Marrakech is two places: the walled, labyrinthine, thousand-year old Medina, and the relatively modern city that sprawls around it.
The airport, train station and plush hotels are in the outer city. The Medina has all the tourist color: mules tugging carts through open air souqs; alleys twisting between pink adobe riads; passersby in hijabs, djellaba, fezzes and other exotic-to-Western-eyes clothes; the bustling Jemma el-Fnaa central plaza.
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“But I wanna stay right in the Medina!” say you. “I’ll bet it costs an arm and a leg!”
Au contraire, fellow tourist; it probably costs less. The Medina is chock full of traditional Moroccan homes — aka riads — that have been converted to lodging. My riad had consistent hot water, which put it a notch ahead of a riad described by fellow tourist Angela.
Here’s a pic of my room’s ready-for-the-Ritz-Carlton air conditioner:
Looks like an A-OK air conditioner to you? Stay in the Medina. Think it too primitive? Look for a ritzier hotel in the outer city.
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I didn’t get lost in the Medina, which makes me an odd character. (You already knew that.) The narrow, winding, curlicue streets were designed a millenia ago to confuse invaders.
This post describes my high-tech Medina-roaming technique. If it fails to appeal, consider adding a safety cushion to Marrakech itineraries; you’re likely to get lost eventually. Don’t expect to buttonhole locals for navigational help, unless you speak French or Arabic.
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The Medina’s charms are constantly despoiled by the raucous buzzing about of motor scooters. These maraud through the narrowest alleys at all hours, threatening life and limb of natives and visitors alike; pedestrians must hug the right side of alleys to avoid being clobbered.
I was brushed by a couple of motorbikes, but never decked, and am confident I would have survived a collision. The bikes are dinky, after all, can’t gain much tourist-walloping momentum in the serpentine streets.
Outside the Medina walls: different story. The pedestrian is imperiled by speeding, multi-ton cars and trucks, might be sent off to browse that big Lonely Planet book rack in the hereafter. Marrakech traffic is shepherded by lights, signage and crosswalks, but was still the worst I’ve encountered in my wanderings to date. I suggest that travelers with little ones contemplate alternative destinations, and that those eager to visit despite my warning memorize an unspoken, irrefutable and ruthlessly enforced rule for all tourists navigating rampageous traffic, in Marrakech and elsewhere:
Don’t get hit.
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Like Istanbul, Morocco is firmly ensconced in the Muslim world; the CIA puts the figure at 99%. I heard melodious prayer calls every morning before dawn, and occasionally passed groups of men in prayer while wandering the city, like those in these three shots on Flickr. (But no women? Read these two articles and your knowledge will be as inadequate as mine.)
Moroccans treated me splendidly, in Marrakech, Casablanca and points between. I heard no grumbles from fellow tourists of slights or discourtesies. Only after my return did I discover a decade old survey indicating that many Moroccans regard America with disfavor.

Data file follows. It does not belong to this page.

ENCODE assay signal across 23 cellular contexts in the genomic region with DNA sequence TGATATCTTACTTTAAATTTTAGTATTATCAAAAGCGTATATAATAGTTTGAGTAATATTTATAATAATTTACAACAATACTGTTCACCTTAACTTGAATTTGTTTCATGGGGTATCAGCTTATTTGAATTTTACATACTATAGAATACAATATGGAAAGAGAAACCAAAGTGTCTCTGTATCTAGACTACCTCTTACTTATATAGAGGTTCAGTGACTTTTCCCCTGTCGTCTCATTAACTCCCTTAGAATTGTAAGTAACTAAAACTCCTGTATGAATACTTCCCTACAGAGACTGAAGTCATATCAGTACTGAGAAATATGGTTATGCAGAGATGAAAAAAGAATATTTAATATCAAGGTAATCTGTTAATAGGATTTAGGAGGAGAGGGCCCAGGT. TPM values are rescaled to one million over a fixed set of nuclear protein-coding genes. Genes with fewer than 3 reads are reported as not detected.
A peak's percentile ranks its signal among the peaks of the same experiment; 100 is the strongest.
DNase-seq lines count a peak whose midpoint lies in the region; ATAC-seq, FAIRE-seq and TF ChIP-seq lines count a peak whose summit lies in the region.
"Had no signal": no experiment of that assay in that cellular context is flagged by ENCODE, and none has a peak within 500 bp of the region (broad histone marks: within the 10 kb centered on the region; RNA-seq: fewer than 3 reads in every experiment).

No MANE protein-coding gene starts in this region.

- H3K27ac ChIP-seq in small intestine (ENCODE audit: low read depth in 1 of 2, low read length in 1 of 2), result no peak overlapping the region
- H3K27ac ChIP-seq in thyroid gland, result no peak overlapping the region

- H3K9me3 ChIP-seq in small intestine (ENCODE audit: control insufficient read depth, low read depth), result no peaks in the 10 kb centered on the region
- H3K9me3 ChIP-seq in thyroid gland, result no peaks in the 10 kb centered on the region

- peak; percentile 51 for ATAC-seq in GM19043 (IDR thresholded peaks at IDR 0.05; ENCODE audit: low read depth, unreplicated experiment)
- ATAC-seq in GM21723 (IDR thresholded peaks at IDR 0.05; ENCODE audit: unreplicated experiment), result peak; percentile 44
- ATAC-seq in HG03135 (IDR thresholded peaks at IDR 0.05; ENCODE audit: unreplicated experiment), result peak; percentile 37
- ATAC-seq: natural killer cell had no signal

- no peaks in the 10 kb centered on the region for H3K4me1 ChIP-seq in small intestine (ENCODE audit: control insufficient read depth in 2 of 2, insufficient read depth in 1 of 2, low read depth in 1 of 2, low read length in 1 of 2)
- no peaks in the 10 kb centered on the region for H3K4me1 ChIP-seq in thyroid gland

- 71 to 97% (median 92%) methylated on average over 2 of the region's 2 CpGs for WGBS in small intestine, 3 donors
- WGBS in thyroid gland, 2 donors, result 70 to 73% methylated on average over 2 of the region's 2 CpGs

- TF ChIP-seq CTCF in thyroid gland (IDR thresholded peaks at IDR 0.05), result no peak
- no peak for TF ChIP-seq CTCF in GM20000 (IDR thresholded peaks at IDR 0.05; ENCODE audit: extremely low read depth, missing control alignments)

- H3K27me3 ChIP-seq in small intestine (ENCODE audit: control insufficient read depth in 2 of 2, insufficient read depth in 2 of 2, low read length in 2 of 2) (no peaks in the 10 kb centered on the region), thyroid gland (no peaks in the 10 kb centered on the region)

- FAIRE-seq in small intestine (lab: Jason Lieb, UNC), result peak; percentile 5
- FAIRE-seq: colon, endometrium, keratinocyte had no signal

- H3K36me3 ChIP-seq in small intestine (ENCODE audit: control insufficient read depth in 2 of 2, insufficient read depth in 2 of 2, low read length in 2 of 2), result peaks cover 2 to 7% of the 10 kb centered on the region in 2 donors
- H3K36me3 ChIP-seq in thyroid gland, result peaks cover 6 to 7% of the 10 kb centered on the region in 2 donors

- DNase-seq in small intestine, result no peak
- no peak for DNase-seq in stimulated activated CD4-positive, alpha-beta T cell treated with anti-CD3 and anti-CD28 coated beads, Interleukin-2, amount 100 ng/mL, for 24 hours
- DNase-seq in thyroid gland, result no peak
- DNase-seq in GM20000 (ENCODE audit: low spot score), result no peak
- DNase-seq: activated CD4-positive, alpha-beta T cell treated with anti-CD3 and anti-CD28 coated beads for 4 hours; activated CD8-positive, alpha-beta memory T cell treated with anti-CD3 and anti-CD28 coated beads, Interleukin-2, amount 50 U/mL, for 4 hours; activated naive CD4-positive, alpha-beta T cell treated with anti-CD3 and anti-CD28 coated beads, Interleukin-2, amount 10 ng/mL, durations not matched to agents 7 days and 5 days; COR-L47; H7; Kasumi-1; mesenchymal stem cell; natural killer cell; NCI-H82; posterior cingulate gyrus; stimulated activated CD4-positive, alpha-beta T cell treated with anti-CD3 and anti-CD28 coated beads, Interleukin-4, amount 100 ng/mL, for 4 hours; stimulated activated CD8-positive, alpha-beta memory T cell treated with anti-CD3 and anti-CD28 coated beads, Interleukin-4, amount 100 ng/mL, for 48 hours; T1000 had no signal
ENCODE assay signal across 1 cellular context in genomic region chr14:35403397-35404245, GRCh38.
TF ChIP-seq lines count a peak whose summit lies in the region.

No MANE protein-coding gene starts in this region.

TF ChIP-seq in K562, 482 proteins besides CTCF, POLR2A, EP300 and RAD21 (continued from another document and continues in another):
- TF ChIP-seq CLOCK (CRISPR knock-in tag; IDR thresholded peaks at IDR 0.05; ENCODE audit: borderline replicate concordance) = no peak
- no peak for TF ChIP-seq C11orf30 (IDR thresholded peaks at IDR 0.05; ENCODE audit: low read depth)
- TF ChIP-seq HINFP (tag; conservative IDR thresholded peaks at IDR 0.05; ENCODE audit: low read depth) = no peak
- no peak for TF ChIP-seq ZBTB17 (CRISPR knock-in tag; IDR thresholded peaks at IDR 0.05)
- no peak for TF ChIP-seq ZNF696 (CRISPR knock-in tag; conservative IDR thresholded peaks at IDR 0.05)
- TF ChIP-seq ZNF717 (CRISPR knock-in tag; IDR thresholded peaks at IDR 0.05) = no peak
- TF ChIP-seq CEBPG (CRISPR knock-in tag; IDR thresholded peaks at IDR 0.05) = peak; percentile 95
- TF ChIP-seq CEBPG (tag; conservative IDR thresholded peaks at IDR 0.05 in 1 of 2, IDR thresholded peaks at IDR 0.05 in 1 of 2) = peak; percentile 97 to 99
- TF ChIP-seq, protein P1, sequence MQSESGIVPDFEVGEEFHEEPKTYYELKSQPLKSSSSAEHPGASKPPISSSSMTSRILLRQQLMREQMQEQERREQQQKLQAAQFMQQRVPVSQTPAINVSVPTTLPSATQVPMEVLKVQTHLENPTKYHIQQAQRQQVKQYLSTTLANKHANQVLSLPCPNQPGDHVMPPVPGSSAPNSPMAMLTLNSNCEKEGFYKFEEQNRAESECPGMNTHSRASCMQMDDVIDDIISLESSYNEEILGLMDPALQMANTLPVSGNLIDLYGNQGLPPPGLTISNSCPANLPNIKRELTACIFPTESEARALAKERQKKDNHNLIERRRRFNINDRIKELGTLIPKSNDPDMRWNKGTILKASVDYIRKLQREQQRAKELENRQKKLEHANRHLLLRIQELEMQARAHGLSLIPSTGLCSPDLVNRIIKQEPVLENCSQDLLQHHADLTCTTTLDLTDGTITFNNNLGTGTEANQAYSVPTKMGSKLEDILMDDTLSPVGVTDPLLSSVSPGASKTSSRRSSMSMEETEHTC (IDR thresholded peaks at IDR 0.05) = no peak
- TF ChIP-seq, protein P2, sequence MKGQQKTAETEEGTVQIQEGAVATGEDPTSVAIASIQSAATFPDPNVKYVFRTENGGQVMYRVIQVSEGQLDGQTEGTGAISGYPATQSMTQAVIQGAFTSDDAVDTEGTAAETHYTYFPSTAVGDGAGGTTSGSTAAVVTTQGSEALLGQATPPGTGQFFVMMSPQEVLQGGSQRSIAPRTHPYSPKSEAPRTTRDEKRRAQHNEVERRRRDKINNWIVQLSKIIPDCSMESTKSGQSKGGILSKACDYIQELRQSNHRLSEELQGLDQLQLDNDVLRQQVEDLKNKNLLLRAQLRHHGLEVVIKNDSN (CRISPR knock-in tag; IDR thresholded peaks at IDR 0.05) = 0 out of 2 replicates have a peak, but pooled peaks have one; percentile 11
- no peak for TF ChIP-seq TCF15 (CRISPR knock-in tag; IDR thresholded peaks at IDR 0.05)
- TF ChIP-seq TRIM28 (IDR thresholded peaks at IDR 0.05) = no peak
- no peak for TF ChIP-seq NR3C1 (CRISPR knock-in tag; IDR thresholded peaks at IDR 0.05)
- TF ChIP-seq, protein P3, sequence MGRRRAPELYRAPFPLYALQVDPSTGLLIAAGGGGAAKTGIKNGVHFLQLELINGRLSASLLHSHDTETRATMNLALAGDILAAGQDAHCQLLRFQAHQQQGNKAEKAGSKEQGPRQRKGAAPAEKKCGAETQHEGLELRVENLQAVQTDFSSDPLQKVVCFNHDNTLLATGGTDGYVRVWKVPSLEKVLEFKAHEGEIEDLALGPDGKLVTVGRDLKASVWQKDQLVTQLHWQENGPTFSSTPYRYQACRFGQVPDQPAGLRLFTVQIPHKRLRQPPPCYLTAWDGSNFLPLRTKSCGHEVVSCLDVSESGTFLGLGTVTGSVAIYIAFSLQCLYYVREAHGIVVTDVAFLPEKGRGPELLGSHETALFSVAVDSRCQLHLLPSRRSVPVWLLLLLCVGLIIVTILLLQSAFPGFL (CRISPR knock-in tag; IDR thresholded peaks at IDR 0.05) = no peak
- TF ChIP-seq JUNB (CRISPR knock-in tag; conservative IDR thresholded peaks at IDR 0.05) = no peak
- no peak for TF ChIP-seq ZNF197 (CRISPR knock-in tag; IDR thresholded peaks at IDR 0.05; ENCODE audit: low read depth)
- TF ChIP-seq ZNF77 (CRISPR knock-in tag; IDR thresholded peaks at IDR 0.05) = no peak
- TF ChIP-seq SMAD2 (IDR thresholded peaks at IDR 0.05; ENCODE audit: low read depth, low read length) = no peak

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I heartily recommend the ONCF train from Marrakech to Casablanca, despite the bottomless toilets found therein. I bought my ticket without wait or effort at Gare de Marrakech the day before I left, chose between bihourly trains for the three and a half hour ride.
Here’s the car you’ll sit in if you ride first class, as I did.
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I felt too often that I was gawking, and may hesitate to return for that reason.
I speak no Russian or Greek, but didn’t feel so different from the Muscovites and Athenians around me while strolling their cities or riding the metro. In Marrakech, I faced a cultural chasm I couldn’t bridge. The country is poor, with a GDP of $3,250 per person and a 67% adult literacy rate, a notch below India and Angola. I struggled to relate to the natives in so-unfamiliar-to-me dress, and too often caught myself regarding them as I might regard costumed theme actors at Disneyland: two dimensional, not completely human, part of the picturesque scenery, as if dressed in fezzes and djellaba to entertain me.
Tourists bring money, often the most lucratively obtained money to be had, so many natives play to that audience: bringing snakes to the Jemaa el-Fnaa, for instance, not because anyone seriously tries to charm snakes but because a chuckling blond with a Fodor’s guide will pay a few dirham to photograph a local holding one.
But: that’s where the money is; tourism is a major national industry, brought in nearly seven billion USD in 2013. If I want to help the Moroccan on the street, I can support a charity like Amal, or simply encourage you to visit and spend money there, and keep my misgivings to myself.
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Practical information: No visa needed by Americans for visits under ninety days. INWI will sell a prepaid SIM card for your smartphone at the airport; I think you’ll find a Maroc booth here, too.
With that prepaid sim and a GPS signal, you can dare a ride on the 19 bus into the Medina. Without GPS, you’re likely better off taking that first trip by cab. The Medina interior is a much steeper challenge for the GPS-less visitor than the more modern Marrakech outside the Medina walls.
I did all my Marrakech getting-around on foot after that first 19 ride, but still congratulated myself for bringing along a city bus route map, just in case.